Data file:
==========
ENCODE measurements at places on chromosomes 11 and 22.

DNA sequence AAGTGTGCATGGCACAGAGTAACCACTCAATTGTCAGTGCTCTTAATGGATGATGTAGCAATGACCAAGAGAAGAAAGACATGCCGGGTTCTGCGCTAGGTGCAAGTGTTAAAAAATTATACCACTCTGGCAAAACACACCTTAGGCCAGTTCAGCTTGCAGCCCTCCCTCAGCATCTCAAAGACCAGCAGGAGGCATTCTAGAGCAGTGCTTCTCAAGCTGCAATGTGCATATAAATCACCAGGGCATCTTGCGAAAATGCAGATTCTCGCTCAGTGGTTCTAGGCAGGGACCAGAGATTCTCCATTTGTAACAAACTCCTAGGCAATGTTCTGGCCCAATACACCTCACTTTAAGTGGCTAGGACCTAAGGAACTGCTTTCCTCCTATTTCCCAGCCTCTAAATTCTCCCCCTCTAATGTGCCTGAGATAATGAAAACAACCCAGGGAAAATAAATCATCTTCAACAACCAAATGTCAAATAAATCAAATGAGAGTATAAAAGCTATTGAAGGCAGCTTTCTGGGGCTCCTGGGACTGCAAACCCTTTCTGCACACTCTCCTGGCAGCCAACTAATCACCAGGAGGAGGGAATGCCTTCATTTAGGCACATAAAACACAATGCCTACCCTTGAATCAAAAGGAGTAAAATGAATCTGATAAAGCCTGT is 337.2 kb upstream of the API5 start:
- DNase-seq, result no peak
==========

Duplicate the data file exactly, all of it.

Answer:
ENCODE measurements at places on chromosomes 11 and 22.

DNA sequence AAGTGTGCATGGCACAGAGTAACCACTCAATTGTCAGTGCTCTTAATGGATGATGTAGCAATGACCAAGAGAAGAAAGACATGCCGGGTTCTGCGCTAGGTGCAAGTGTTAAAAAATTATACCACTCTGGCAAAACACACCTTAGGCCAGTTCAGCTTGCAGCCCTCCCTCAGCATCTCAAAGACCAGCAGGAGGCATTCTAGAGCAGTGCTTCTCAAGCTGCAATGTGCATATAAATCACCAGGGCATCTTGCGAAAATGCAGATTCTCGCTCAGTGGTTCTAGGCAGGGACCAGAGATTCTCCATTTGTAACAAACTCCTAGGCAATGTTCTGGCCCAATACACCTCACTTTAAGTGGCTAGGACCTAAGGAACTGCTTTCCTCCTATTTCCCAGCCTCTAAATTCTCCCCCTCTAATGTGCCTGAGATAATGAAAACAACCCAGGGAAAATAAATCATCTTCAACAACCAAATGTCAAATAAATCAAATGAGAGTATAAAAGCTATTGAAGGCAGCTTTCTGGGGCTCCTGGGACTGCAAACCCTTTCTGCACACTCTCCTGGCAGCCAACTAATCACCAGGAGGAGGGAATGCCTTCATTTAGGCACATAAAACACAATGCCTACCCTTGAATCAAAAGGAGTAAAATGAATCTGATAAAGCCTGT is 337.2 kb upstream of the API5 start:
- DNase-seq, result no peak